Noted economists the world over have been harping over the possibility of a double dip recession in the near future. However, the Chairman of Wipro, Azim Premji has a different point of view.

In his recent interview with CNBC-TV18, Premji said that there is a genuine sense of optimism floating among companies. Many of the business leaders have used the past 18 months to make their companies leaner and far more productive. Not just that, the focus has also been on building closer intimate partnership with customers. All this has contributed to the belief that the economic revival is for real. That does not mean that companies have once again gone on a capex binge. The idea has been to sweat assets and get more productivity out of them.

What needs to be noted according to Premji is that majority of businesses had downscaled in the last one and half year. So the capacity which they had built-up three years back is now enough to carry growth into this year. As a result, there is sufficient capacity that has removed the need to invest massively in capital assets for the time being. Premji is also optimistic on the Indian IT sector that he believes will now pick up. Overall, he seems to be more confident about the business environment. This certainly comes as a welcome relief after what various doomsayers have had to say in recent times.

 Today's investing mantra
"The whole concept of dividing it up into 'value' and 'growth' strikes me as twaddle. It's convenient for a bunch of pension fund consultants to get fees prattling about and a way for one advisor to distinguish himself from another. But, to me, all intelligent investing is value investing." - Charlie Munger

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111 Responses to "You'll be happy to see this bubble burst"

T Mogul

Feb 6, 2010

As every tangible asset in India, housing too is over priced. I cannot believe it costs THAT much to build a house/flat even allowing a decent return on for the builders efforts. Worse still is the belief that once you own a property you are rich and worth, for example, a crore. Actually your property is worthless, in so far as you are in occupation thereof, and is therefore not a disposable asset. In fact financially it is a loss!! When you consider the maintainence charges/civic taxes etc.! No one ever highlights these factors.


mahesh gaur

Feb 5, 2010

So long there is parallel economy in India real estate bubble will not burst because a large no of earning class serviceman, businessmen, brokers in all field, professionals including doctors, engineers,advocates, CA, etc etc are making unaccounted money.There is a big gap between their actual earnings and reported earnings. which they can only invest in gold (Upto certain limit)or benami properties.The unaccounted liquidity in real estate sector will not allow the prices to fall.



Feb 5, 2010

Response number 96. I apologise for a typing error.
The salary of a professional in London is 1 crore and not 10 crores as stated in my earlier post. Sorry.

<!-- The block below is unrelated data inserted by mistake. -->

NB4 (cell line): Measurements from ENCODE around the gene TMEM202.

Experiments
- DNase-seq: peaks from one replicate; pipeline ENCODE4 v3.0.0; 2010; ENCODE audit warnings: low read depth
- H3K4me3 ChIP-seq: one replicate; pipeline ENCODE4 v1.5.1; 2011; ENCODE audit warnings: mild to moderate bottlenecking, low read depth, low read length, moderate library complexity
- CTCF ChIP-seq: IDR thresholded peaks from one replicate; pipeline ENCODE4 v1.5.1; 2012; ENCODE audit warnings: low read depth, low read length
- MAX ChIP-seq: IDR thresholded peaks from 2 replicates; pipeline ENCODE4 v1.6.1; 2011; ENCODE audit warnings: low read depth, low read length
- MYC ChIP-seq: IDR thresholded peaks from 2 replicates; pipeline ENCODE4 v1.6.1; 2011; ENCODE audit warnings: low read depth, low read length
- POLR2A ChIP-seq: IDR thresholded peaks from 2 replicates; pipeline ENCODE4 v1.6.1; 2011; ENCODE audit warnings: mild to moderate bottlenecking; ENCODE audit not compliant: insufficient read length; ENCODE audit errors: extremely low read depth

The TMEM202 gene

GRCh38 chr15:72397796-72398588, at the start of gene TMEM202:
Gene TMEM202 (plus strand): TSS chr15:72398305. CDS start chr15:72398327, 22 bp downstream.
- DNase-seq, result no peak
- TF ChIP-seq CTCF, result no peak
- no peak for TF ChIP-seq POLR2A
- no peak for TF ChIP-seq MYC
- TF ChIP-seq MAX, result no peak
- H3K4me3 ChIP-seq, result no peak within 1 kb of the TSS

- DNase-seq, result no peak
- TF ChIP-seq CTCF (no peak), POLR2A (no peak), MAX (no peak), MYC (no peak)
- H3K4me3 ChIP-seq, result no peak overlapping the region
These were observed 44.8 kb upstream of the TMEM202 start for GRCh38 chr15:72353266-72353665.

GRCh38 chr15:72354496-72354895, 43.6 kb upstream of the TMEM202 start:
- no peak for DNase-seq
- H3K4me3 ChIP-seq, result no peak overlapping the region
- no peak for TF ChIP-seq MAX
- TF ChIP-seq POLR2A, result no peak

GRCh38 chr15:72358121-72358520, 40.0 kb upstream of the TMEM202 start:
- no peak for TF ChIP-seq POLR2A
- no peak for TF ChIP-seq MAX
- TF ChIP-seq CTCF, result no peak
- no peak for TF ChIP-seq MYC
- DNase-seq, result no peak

Vivek Bohra

Feb 5, 2010

Mr.Parekh is absolutely right. It has become impossible to buy a 2BHK flat even in distant suburbs in Mumbai district boundaries for a middle class family. Banks can give loan upto 4 times of yearly income, but that does not reach to even 50% of the cost of the flat. I am sure a middle class man will not have so much of the cash to pay for remaining 50%.



Feb 4, 2010

Yes, Mr. Deepak Parekh I totally agree with you.



Feb 4, 2010

A three bedroom flat in a reasonble location in Panjim costs about 70 lacs. A better constructed flat 1 crore.
A house can cost you anything from 1 1/2 crore to 3 crores in Dona Paula,2 kilometres from the centre.
The average price of a house in England is 1 1/2 crores and a good house in London will cost you about 2 1/2 to 3 crores.
The salary of a professional person at the top of his profession in Goa is about 7 to 8 lacs per year.
The salary of a similar professional in London is about 10 crores per annum.
How on earth can even a successful Indian expect to live in a reasonable house given these facts.
This is to say nothing about the lower middleclasses and the poor. Hello wholesale corruption!!
I hope the bubble bursts, and takes out all the corrupt realty dealers and politicians in its wake.


mohan r gopal

Feb 4, 2010

I feel the Biggest Bubble in the World is in Indian Real Estate Market especially the Urban Area.

An apartment or Residential Site in a dirtiest place without any proper infrastructure costs many many times more than what costs in a very posh locality (with all the infra and amenities in place) in any of the developed countries. The reason behind such high price is the prevalent of TOO MUCH OF Black Money - real estate investments are the best way to dump the tons of Black money our politicians and Govt Officers, doctors and Buisnessman have made - these guys do't pay the tax but they don't mind paying more than the true value for the property they buy. Only way to check this Real estate market as a dumbing ground for Black Money is to convert all transcations to Online akin to Our Share market. There should not be any physical holding of Propery Documents, but should be in Demat Form connected to the respective bank accounts. Purchaser should pay online and Registration charges, brokering charges should be deducted Online and should be credited to the respective Registar Office and Brokers Bank account.


Dinesh Shah

Feb 3, 2010

The prices anywhere in India are nothing but EXHORBITANT. In a book 'The golden rules for making the most of your money' they say ' Don't buy a house that costs more than 2.1/2 times your annual income. How many people can buy house in this criteria?



Feb 3, 2010




Feb 3, 2010

Yes, Mr. Deepak Parekh I totally agree with you.

Prices are going up like anything. A Common man cannot buy a 1 BHK Flat unless he takes a loan and pays through
out his life time. The legacy of paying the loan will be
given to his generations to come. A Sad state of affairs and the government, irrespective of which is in power is to be blamed.